Does FactorTV have taboos?
On our air, you can see representatives of various faces and all layers with a certain influence. But there is an exception: there can be no people on our air who swear on the air and utter hate speech.
FactorTV is the first Armenian media outlet to launch a campaign against hate speech.
We remove comments that include hate speech from our platforms (after a warning message) and even block some users.
Eventually, if we do not do so, we will inadvertently become a platform for spreading hate speech.
Of course, it requires resources, because there are days when we moderate up to two thousand comments on Facebook. We understand that this way the viewership may decrease and the audience may decrease, but it is a conscious risk.
And what should you do if the main newsmaker politicians speak with swears and calls filled with hate?
During this last election campaign, we all saw the style and vocabulary of the political camps.
We did not broadcast and circulate such non-broadcastable words, and in case of publication we bleeped them out. Although, of course, it is a contradictory decision. After all, society should know who it is electing.
Serving the public interest is also to inform the voter what kind of vocabulary a given person affords themselves.
But in any case, we do not broadcast the swear word live, in trying to keep it to a minimum.
But in reality, we all live in an environment of swearing, even in our minds we swear.
I do not think that we are a swearing nation. Having worked in the media for twenty years, I have never noticed such a vocabulary and also such a pronounced contemptuous attitude towards journalists.
And it is unfortunate that the media field today is even more polarized than the political field. Professional solidarity seems to have disappeared.
It was very puzzling for me when, for example, a deputy in the National Assembly made a very bad statement to a journalist, and the other journalists tolerated it. In other words, it was considered normal and had no consequences.
Meanwhile, during the next briefing, when this deputy spoke, it was possible to leave the hall at the same time and demonstratively with all the journalists.
I even made such an offer, but I was told that many journalists would never do that. And it is very sad.
I think that journalists should sometimes try to warn the officials with their united behavior. In the past, by the way, we have had manifestations of such solidarity.
Probably many journalists know that they have to extort a sensation. Let them get angry and irritated so that when things get out of hand, words are said that are not worth saying, it will result in material that will bring high viewership.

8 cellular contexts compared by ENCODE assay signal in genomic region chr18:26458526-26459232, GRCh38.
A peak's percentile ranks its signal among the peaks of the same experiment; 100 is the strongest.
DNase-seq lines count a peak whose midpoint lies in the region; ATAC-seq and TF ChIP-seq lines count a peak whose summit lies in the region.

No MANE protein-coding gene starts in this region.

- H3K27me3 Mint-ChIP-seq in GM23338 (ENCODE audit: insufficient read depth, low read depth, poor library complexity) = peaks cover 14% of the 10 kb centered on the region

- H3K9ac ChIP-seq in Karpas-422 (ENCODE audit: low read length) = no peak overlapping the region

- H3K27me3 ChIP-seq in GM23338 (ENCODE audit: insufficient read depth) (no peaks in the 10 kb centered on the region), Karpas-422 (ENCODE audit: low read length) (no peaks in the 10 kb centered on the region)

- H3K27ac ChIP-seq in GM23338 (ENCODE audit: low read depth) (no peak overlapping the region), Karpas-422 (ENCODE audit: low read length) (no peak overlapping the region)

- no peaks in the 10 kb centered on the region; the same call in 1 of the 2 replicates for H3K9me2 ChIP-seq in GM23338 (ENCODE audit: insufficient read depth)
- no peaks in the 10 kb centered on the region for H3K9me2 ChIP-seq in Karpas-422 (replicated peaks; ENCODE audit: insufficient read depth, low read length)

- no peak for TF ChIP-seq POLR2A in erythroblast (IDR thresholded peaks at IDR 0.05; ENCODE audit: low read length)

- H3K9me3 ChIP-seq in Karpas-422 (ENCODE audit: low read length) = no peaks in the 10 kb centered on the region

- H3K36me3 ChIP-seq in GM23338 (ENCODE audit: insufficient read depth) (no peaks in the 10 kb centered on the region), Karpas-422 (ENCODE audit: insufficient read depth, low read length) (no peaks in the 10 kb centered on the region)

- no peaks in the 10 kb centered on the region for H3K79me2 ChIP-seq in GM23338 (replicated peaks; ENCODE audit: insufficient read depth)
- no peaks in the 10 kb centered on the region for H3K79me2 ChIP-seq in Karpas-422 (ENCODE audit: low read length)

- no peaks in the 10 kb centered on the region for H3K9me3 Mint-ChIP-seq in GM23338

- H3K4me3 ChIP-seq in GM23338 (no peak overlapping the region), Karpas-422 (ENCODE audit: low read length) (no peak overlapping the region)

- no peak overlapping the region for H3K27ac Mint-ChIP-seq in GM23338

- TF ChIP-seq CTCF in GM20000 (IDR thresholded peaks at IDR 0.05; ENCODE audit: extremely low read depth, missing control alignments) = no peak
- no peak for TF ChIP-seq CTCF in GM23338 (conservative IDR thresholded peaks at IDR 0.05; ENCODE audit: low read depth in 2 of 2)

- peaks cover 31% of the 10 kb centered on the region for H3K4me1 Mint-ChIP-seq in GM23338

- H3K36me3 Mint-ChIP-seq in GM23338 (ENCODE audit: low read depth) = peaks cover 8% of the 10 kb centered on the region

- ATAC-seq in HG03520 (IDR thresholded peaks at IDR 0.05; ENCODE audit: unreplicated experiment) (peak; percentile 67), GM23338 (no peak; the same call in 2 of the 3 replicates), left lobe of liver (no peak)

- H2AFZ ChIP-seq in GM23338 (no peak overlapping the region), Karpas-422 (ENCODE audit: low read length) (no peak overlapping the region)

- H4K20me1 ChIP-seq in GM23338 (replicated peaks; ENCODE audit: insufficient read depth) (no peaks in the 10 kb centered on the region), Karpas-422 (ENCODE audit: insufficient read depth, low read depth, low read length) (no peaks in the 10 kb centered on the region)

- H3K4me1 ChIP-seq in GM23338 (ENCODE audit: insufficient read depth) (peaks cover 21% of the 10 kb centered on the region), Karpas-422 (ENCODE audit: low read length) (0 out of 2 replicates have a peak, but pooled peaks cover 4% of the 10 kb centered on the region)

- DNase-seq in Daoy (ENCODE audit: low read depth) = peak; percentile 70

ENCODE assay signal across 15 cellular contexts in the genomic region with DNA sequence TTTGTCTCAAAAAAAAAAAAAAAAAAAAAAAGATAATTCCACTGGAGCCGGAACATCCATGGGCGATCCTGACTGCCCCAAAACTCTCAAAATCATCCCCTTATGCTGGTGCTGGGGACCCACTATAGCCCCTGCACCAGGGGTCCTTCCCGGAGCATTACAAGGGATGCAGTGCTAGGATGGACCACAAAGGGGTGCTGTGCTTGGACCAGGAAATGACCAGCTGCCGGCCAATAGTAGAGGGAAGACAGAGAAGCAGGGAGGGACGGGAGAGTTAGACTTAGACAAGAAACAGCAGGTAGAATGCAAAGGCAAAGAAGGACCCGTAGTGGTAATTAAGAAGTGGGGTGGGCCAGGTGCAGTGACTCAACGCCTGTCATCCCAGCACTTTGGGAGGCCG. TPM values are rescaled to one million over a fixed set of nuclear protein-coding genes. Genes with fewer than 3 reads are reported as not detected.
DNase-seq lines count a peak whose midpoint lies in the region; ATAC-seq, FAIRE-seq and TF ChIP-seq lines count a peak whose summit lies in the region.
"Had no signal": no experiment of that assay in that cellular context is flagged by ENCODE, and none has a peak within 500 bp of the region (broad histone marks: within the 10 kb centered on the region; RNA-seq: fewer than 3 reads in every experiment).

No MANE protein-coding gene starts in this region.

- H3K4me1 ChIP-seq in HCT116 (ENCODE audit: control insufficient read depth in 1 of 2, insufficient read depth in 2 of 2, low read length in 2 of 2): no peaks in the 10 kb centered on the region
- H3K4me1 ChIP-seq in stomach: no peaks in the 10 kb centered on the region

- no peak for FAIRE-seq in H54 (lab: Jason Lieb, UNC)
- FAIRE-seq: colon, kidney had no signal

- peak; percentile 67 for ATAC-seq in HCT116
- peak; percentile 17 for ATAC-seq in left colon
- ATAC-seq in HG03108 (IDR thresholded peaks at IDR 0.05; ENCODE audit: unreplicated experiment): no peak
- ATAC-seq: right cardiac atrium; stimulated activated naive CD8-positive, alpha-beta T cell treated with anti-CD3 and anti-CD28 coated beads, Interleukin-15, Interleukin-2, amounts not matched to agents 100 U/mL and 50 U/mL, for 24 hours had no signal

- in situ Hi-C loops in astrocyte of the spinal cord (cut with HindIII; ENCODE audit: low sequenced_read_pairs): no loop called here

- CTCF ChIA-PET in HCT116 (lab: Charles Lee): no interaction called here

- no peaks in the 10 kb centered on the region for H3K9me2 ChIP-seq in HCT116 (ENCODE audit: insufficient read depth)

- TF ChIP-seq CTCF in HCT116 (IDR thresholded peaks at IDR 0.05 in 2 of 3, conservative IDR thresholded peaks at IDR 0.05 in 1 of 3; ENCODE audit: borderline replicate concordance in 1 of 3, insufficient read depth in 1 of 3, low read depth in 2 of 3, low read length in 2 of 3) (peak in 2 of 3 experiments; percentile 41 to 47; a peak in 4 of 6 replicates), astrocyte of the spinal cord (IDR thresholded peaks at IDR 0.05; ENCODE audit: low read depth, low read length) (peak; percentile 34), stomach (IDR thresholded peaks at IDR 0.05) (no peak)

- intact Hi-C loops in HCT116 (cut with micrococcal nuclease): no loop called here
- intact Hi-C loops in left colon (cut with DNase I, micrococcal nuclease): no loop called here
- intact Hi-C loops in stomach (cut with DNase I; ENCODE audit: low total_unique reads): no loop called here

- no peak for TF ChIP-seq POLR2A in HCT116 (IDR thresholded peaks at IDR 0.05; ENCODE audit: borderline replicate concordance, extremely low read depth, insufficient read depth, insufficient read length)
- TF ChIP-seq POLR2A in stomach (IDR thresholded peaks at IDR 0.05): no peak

But I’m sorry, views can be gained without scandal and swearing. And let what I said not be seen as self-promotion, but that’s how we work. And we do not bring every yellow substance to our air.
No matter what we say now, quality journalism is in demand.
But when a journalist does a great and important job, discovers a serious problem and prepares quality material, it seems that they must always be ready that they will be judged from different sides.
For example, in social networks such trolling can start and such pressures can be exerted that journalists are simply psychologically exhausted.
I am sure that many journalists now really need inspiration, motivation and appreciation from the audience. After all, a journalist in Armenia is paid little, constantly working in conditions of various dangers. And in addition, is stoned.
But, of course, we are talking about journalists who maintain a high standard.
And what bothers you the most today as the head of a media outlet?
The tense environment is compounded by the incomprehensible work of our departments.
The media outlet is often targeted and hit because of the poor performance of the agency’s news service.
For example, on the official page of social media, a message of the department may appear, which is published by the media outlet, either in the same way or with some addition.
And it often happens that those official texts are deleted, edited or have a logically opposite meaning.
There was a specific case: during the war, we published a message, but at the end of the day we received a message that we had spread inaccurate information and in general, we are a “sold” media outlet, because the mentioned department did not report such a thing. We entered the page of that department and saw that the message had been removed and a completely different text had been published.
Moreover, the first message had already been spread by all the indiscriminate media (also with screenshots). And as a result, the media was made out to look like it worked poorly.
Couldn’t it be more sensible to work with the media field, at least by sending the corrected new text and asking the outlets to distribute it?
When the reliability of official information is not guaranteed, journalists ask themselves: What do we do?
Even recently, in the conditions of stony silence of the responsible department, our journalist contacted the mayor about an urgent issue and recorded what he said. Then, for some reason, the mayor decided to back off from his words, giving an interview to another media outlet and boasting that our journalists are dishonest.
In other words, the official can easily say that he did not say such a thing, while there is a published recording. And our partner media outlet publishes that interview, without mentioning that the official said something else yesterday.
Anyway, I am convinced that now, when the field of journalism is in a very vulnerable state, we, regardless of the degree of disagreement, must maintain professional solidarity.
Interview by Nune Hakhverdyan